I've seen Pleiones go through some huge changes since I first saw a pan of Pleione formosana in my school's greenhouse.

Changes in the identification of wild plants, the number of species available, the palette of flower colours and shapes, and in the genus' fortunes in cultivation.

Ground breaking Work


Some of these threads come together in the case of the Shantung hybrids in the 70s. Before then there were a few Pleiones common in cultivation, generally pink or white and the hybrids were also generally pink or white. There was a yellow species "Pleione forrestii" but that was rare and generally regarded as difficult to grow. Dr Haberd crossed "Pleione forrestii" with Pleione formosana. The work proved that "Pleione forrestii" was in fact a hybrid between the true P. Forrestii and an unknown species. It also introduced a range of yellow, apricot and peach coloured hybrids into general cultivation.

Pleione Shantung Ducat

Pleione Shantung Ducat, one of Dr Haberd's finest selections.

Storm clouds

A decade or so later Dr Haberd alerted the Pleione growing community to the problem of Brevipalpus oncidii, a tiny mite that lives on Pleiones and injects a poison into the plant. The result of a steady and slow decline of the collection over the years. What was worse was that there was no real treatment available to non professional growers. Several growers and breeders experienced this problem, I even had one of the original “creator” of a variety contact me as he had lost all his plants and couldn’t find it elsewhere.

Then it seemed that this problem sort of went away, people grew Pleiones happily for the next few decades.

One of the main champions of Pleiones was Paul Cumbleton, previously of Kew. He has an excellent site In 2017 he announced he was stopping the breeding and growing of Pleiones as his collection was being affected by virus. So we now have a new bogeyman, the virus. There is no cure so once you get it in a collection, that's it!   

Time will tell if Pleiones will weather this particular storm. There are a number of breeders either working on established breeding lines or including some of the more recently introduced species into the mix. There are plenty of people still growing them and enjoying them.

Pleione Irazu "Cheryl"

Pleione Irazu "Cheryl" did really well for me for a few years, then declined and disappeared.

Personal experience

I first grew Pleiones back in the 70s. There weren’t many generally available and I really didn’t know how to grow them so they were soon lost. Then in the early 90s I tried a few more and had some success. My collection had generally declined in the mid 2000s but even so some plants did well – or did well for a while, then declined, then picked up again and so on. Never figured out why and was never all the plants at one time, so one year (or five) one plant will do well and another poorly. All were grown together and get the same treatment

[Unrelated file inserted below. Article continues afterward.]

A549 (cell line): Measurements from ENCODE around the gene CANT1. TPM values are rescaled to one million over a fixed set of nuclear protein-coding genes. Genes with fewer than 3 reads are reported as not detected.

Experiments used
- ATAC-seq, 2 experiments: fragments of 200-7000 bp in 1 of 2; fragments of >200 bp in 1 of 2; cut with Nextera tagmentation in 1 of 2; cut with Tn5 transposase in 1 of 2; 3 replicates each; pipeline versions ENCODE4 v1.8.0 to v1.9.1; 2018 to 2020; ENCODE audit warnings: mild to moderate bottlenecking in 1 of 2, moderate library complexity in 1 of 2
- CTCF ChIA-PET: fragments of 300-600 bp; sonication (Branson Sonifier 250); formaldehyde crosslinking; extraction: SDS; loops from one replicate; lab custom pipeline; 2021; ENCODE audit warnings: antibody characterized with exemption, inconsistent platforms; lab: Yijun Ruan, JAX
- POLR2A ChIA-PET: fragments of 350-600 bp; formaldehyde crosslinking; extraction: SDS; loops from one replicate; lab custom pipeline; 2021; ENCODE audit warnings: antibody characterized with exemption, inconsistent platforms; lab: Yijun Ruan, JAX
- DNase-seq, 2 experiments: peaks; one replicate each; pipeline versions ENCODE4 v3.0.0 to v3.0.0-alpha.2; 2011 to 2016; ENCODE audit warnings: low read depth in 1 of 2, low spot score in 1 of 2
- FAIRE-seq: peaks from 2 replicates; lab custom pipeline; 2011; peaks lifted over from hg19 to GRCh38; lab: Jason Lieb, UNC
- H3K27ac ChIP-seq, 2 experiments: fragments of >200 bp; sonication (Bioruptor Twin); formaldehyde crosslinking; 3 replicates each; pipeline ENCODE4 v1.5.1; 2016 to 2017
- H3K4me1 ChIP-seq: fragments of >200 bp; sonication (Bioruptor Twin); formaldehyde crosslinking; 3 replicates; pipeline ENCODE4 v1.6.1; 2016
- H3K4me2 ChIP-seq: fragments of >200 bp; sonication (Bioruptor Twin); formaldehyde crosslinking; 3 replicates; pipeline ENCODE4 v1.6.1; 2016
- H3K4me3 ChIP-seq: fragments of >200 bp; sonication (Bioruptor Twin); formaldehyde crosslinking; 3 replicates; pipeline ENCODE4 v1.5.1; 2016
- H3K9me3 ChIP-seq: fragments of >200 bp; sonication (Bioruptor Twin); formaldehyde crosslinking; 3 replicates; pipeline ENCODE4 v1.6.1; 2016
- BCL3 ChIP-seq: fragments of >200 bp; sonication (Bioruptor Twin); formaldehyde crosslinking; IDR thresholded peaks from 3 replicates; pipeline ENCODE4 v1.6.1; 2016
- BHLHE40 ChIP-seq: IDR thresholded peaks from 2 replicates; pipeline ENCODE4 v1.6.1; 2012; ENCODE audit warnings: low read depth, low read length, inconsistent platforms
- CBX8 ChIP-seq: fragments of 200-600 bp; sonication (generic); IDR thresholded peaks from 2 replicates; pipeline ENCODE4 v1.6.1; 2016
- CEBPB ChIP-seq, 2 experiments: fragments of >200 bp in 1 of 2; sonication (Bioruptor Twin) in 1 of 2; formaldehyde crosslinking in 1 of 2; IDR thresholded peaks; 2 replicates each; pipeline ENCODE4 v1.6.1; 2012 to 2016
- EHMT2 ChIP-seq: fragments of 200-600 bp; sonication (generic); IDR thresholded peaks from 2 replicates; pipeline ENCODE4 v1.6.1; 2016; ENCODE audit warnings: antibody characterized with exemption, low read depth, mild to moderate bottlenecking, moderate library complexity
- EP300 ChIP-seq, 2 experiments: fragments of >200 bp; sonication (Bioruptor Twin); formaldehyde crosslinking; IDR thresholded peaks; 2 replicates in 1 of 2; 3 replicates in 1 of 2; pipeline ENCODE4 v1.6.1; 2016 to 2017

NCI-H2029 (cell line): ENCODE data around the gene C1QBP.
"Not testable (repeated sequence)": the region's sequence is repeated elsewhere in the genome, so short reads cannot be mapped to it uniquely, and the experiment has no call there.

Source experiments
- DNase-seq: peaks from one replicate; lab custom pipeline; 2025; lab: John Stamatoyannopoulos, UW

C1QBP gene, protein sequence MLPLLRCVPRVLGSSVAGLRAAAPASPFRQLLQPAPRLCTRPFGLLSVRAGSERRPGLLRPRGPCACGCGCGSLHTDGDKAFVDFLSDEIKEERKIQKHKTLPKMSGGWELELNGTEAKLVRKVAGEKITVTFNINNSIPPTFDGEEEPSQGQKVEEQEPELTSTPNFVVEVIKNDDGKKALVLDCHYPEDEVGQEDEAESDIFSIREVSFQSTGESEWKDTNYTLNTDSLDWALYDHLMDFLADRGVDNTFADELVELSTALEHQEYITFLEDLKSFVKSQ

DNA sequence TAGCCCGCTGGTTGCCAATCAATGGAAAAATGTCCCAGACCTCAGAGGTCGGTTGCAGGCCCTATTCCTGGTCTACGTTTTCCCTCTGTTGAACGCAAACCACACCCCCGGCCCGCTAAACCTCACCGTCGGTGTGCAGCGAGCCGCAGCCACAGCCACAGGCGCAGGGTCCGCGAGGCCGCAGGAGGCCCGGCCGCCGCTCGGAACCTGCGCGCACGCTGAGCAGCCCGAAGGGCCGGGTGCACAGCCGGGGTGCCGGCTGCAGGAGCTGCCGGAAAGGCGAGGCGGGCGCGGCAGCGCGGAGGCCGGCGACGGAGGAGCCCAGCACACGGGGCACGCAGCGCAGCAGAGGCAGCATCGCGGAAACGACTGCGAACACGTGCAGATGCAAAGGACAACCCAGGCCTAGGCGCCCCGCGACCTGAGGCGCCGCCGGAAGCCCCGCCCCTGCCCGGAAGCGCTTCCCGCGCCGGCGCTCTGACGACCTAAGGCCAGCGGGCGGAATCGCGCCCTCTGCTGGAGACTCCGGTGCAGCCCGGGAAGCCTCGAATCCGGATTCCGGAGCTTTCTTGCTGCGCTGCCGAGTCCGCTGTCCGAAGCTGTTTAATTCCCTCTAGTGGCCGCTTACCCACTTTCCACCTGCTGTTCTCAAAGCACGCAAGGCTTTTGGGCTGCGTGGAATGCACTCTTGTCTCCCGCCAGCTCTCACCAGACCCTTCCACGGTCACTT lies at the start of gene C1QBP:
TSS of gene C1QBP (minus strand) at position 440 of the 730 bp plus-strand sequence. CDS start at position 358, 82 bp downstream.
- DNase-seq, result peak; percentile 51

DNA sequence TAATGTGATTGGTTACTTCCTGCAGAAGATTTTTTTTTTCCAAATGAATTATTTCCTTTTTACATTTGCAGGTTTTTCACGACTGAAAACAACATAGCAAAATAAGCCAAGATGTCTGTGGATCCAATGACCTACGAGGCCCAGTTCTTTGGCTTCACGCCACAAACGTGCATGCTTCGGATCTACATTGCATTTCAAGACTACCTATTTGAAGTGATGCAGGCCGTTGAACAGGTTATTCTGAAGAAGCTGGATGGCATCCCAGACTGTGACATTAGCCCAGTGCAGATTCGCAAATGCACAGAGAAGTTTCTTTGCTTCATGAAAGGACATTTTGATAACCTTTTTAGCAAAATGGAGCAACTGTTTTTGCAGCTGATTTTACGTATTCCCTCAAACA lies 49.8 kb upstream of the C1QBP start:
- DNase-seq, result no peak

In 2017 I decided to give Pleiones another go. And interestingly since 2017 things have improved, new plants have done well and old stocks are recovering. It could be down to a slight change in the compost, that we have had (relatively) hot summers or cold spells in the winter. Or something else…

Pleione Quizapu "Peregrine"

Pleione Quizapu "Peregrine"

a couple of points....

One thing you may notice is that the colours in pictures for the same clone may look subtly or not so subtly different. Usually it's the same plant but different temperatures result in different colours especially for those that have both pink and yellow parents.

The other thing to understand is the naming. When you hybridise Pleiones you give them a name, and under current rules it can’t be a latin one. So you have Pleione Shantung, Pleione Krakatoa and so on. These are called “Grex” . If someone performs the same cross, whether it involves species or other hybrids then they must be given the same name. So any cross between Pleione yunnanensis and Pleione forrestii is called Pleione Krakatoa. And because orchids tend to have a lot of variability in their genes the results of these crosses are likely to result in a wide range of seedlings. They will vary in colour, flower shape and vigour. Breeders select the “best” and then will give that selection a clonal name, so you have Pleione Krakatoa “Wheatear”, Pleione Krakatoa “Painted Lady”, Pleione Krakatoa “Dorset Cream” and so on.   

Pleione Shantung "Ridgway"

In Pleione Shantung "Ridgway" the colour of the flowers depend on temperature.